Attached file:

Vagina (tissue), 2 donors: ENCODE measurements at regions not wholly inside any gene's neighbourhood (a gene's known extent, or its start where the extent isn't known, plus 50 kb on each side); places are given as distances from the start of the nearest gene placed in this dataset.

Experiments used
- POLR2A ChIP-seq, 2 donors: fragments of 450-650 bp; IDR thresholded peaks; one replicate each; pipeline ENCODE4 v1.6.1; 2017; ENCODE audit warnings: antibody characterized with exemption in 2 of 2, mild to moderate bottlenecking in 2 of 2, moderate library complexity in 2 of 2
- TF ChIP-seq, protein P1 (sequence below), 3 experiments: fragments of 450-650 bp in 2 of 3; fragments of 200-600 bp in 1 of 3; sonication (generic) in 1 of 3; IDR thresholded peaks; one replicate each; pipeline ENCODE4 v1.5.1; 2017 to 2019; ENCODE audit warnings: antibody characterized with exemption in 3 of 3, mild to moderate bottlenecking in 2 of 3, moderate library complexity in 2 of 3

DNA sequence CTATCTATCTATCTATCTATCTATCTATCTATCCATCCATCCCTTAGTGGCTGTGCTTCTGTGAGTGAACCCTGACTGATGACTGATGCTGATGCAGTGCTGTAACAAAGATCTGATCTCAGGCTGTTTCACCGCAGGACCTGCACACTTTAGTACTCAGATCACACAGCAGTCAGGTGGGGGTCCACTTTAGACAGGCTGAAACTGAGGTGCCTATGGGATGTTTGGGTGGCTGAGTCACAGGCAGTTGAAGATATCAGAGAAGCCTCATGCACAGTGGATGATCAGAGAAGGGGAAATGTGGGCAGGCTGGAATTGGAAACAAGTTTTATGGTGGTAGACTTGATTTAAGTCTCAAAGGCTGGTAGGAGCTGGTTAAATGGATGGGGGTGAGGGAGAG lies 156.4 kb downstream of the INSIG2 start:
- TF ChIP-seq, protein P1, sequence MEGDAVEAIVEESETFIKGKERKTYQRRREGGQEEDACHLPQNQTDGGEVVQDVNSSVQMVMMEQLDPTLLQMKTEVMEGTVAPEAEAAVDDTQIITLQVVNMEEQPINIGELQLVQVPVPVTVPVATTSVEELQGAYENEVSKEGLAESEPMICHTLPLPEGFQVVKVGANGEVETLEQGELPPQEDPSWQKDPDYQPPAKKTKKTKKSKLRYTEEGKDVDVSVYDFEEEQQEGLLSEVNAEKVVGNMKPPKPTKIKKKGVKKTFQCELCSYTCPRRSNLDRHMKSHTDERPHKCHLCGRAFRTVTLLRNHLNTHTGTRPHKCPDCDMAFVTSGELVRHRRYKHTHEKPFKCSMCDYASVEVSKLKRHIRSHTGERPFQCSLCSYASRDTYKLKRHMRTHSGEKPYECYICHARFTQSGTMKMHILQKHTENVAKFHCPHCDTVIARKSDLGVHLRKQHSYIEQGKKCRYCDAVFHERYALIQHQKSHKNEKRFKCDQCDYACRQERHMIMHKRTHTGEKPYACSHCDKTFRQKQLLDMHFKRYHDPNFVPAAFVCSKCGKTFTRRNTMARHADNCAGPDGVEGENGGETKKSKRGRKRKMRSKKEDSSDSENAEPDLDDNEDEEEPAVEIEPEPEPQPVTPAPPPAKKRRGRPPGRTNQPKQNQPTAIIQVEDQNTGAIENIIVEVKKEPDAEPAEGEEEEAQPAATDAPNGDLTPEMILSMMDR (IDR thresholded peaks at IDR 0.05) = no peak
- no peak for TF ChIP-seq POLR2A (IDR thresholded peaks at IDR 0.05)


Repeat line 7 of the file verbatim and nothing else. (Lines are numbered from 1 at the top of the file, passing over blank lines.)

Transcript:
- no peak for TF ChIP-seq POLR2A (IDR thresholded peaks at IDR 0.05)